John Marsden Memorial Lecture 2016

On 1 December 2016 the NSWCCL and the Marsden family hosted the 2016 John Marsden Memorial Lecture. John Marsden was a former President of the NSWCCL, former President of the NSW Law Society and activist for LGBTIQ rights and civil liberties. The event was held at the Masonic Centre in Sydney. It was a particularly successful and well-attended event, with over 120 people.

Jim Marsden welcomed the audience and gave a powerful personal insight into his brother John's life, which was so tragically damaged by society's then deeply hostile attitude to homosexuals. Read more here.

Pauline Wright, Vice President of the NSWCCL and President elect of the New South Wales Law Society, spoke briefly of her experience as a young lawyer working for John Marsden, before introducing The Hon Michael Kirby AC CMG (an honorary life member of NSWCCL.)

Michael Kirby began with some thoughts on his friend John Marsden, including that John had chosen to be more “in your face” about his sexuality than others at the time. 

Kirby's speech (SEE FULL SPEECH HERE) reminded us of the contribution of John Marsden to the education of LGBTIQ students, noting that attendees at the lecture included recipients of scholarships that he established at the University of Western Sydney.

He mentioned prior John Marsden memorial lectures, by Anand Grover, Professor Jenni Millbank and then DPP Nick Cowdery (now an active member of the NSWCCL Committee). He thanked Nick Cowdery for his presence at this lecture.

Michael’s topic was John Marsden, LGBTIQ Rights today: the Ongoing Challenge for Equality. He delivered a clear and illuminating update on LGBTIQ rights issues from an international perspective, organized around a summary of the good news, the bad news and breaking news.

The good news concerns the greater acceptance of LGBTIQ rights and the important legislative improvements that have occurred in many countries in recent years. He noted that in the last 16 years, a very short time relatively speaking, many countries have enacted laws for marriage equality.

Sadly in Australia, out of step with other advanced democracies around the world, we do not yet have marriage equality. Michael Kirby’s reaffirmed his well-known opposition to the plebiscite and listed many other important legislative changes that have not required a plebiscite. Neither should marriage equality. Michael considered that with the blocking of the plebiscite, marriage equality in Australia is certainly a few more years away.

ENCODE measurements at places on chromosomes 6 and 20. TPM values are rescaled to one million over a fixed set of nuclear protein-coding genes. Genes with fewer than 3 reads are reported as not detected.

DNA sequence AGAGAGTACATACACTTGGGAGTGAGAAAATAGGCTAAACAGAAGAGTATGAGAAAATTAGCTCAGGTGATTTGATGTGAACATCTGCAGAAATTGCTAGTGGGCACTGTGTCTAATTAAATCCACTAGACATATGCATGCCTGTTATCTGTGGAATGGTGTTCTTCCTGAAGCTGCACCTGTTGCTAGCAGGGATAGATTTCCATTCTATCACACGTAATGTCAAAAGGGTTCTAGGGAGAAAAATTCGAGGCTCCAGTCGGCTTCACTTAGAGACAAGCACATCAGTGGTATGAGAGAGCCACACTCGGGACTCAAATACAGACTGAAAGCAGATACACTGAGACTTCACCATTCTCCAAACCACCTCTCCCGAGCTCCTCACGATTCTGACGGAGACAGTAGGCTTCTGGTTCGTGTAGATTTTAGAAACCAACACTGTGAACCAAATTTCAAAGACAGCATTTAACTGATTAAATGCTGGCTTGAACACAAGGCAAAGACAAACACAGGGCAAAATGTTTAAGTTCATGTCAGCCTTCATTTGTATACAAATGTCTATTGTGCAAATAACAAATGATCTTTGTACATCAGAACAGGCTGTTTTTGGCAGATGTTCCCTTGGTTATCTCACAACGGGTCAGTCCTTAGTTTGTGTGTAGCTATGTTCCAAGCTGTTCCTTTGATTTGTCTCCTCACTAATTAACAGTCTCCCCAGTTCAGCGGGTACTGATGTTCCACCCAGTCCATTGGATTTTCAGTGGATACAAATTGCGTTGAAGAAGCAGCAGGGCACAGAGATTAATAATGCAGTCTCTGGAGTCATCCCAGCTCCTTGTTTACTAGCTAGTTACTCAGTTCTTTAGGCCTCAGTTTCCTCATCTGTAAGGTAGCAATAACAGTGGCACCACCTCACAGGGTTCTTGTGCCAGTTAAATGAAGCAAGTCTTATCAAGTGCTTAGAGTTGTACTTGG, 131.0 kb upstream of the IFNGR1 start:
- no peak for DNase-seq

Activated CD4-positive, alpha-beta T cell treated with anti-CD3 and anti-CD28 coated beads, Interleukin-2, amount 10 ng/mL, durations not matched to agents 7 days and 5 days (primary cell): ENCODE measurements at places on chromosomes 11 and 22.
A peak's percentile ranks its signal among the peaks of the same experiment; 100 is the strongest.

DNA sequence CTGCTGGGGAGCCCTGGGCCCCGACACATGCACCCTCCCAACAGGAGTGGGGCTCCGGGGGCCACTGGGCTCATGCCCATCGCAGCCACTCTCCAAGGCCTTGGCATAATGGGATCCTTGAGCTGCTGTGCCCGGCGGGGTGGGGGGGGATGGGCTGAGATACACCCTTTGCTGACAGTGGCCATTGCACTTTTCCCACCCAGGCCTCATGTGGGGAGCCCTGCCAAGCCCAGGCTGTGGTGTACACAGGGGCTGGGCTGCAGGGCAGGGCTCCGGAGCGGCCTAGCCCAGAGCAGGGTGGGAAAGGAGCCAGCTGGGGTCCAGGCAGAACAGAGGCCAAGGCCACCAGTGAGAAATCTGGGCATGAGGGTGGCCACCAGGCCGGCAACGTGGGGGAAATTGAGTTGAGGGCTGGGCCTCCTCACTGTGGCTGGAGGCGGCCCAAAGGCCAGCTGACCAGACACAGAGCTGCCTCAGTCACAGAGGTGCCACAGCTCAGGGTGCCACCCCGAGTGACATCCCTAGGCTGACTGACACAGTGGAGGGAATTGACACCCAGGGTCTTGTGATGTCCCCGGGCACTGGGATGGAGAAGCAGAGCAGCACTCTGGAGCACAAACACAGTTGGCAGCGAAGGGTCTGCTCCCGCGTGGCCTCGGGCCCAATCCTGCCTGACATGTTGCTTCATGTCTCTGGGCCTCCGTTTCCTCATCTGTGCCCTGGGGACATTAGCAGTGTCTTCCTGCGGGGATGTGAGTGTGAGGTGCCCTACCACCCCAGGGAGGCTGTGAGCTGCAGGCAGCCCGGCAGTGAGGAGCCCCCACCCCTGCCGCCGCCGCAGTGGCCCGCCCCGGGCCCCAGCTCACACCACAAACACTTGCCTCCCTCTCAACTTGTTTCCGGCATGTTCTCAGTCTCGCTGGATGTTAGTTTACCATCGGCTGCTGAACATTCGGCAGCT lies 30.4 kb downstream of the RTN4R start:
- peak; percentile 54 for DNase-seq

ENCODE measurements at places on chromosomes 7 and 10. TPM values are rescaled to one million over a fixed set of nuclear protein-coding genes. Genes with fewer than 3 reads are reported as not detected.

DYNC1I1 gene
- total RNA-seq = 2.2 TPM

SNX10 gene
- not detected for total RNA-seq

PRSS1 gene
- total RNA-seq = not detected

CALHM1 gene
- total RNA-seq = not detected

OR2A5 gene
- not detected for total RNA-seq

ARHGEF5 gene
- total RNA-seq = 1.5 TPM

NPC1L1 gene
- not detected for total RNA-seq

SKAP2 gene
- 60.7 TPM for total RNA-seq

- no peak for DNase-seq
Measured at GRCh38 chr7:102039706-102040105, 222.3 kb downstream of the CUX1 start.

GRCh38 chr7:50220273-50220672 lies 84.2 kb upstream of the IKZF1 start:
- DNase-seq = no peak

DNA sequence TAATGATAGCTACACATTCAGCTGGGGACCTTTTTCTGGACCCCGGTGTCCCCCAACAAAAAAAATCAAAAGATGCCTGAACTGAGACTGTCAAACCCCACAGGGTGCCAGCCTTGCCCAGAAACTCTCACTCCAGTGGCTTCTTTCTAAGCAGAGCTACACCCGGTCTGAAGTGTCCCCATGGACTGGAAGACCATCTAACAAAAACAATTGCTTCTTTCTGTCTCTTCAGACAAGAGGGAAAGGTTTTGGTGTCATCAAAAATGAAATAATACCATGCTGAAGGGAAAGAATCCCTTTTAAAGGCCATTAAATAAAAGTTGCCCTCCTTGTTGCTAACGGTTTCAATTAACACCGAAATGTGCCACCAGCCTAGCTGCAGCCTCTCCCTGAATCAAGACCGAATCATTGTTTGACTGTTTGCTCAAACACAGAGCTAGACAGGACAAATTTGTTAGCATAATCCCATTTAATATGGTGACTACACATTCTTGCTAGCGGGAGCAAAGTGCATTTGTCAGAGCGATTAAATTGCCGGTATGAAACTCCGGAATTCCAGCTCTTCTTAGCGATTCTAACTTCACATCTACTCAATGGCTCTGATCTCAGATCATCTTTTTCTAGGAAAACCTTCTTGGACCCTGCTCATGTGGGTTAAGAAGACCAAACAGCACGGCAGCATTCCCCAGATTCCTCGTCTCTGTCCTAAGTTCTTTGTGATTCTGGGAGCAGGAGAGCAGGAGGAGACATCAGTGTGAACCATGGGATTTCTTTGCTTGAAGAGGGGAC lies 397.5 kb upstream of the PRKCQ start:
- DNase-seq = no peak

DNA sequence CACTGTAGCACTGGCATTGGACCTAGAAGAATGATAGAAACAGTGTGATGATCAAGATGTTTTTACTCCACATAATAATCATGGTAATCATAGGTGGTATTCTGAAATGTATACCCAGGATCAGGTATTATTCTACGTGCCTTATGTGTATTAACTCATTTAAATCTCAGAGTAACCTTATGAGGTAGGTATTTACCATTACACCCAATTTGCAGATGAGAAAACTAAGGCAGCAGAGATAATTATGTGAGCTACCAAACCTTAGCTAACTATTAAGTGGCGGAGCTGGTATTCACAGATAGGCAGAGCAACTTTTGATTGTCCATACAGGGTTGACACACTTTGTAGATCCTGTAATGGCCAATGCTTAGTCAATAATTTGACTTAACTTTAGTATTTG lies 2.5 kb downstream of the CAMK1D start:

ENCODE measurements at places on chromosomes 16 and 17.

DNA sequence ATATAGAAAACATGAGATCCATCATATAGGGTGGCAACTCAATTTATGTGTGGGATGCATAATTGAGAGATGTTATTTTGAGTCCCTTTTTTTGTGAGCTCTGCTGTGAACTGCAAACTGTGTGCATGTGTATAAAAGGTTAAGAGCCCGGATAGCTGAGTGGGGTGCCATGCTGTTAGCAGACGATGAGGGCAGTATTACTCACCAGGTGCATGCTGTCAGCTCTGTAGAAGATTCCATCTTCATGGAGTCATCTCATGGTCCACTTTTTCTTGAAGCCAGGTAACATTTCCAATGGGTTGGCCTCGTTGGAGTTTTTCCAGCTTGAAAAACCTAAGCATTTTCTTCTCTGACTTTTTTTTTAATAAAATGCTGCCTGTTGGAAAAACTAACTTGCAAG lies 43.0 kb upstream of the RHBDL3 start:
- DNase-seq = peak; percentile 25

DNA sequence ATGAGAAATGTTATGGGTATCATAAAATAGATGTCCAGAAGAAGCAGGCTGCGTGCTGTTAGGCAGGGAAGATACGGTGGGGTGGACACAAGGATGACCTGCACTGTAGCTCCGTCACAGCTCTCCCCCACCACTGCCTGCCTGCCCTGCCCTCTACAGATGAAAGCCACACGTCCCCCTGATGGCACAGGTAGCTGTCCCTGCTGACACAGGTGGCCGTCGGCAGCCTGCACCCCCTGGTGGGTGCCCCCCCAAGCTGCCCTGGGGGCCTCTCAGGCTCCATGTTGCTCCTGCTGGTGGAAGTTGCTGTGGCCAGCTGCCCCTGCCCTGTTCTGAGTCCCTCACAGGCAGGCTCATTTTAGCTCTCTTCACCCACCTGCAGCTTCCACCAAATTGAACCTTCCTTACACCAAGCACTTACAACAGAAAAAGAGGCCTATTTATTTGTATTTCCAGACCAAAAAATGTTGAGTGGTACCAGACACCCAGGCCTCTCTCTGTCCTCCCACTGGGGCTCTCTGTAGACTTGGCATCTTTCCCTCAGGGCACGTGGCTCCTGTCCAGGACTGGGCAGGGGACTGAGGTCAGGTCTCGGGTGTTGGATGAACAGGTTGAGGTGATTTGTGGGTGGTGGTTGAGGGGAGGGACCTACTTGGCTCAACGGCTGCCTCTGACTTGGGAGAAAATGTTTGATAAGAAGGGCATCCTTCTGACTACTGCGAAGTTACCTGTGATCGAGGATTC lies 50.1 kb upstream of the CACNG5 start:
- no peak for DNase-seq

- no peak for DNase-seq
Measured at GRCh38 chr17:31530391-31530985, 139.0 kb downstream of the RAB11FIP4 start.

In his summary of the bad news he drew particular attention to the disturbing fact that in many countries around the world, including many Commonwealth countries, violence against LGBTIQ people is endemic.

As breaking news news, Michael reported on a recent important Human Rights Council resolution establishing the appointment of an expert to investigate violence and discrimination based on sexual orientation and gender identity.

It was not an uncontested outcome. African nations in early November forced a vote on whether the appointment of the expert should be delayed. Thankfully that resolution was blocked. However, the vote in favour of the appointment of the expert was close. Several countries abstained or failed to vote. If they had voted, it is entirely possible the vote may have gone the other way.

This is a sobering situation, given that this issue is not about marriage equality or other rights, but violence against LGBTIQ people - a fundamental right that people should not fear violence just because of their sexual orientation.

The audience response to Michael's speech made it clear that they appreciated his informative summary of the state of LGBTIQ rights around the world.

Louise Marsden (one of Johns sisters) gave a vote of thanks to Michael Kirby. In passing she noted their Catholic father's injunction that she and her siblings should not only love well, but love whoever they choose.

The evening finished in a convivial atmosphere, sharing drinks and canapés with old and new friends. It was a fitting reminder of the trail blazing work of John Marsden.

We would like to express our sincere thanks to the Marsden family for supporting the evening.

 

Therese Cochrane

Secretary 

 

Links:

Jim Marsden Speech

Michael Kirby Speech

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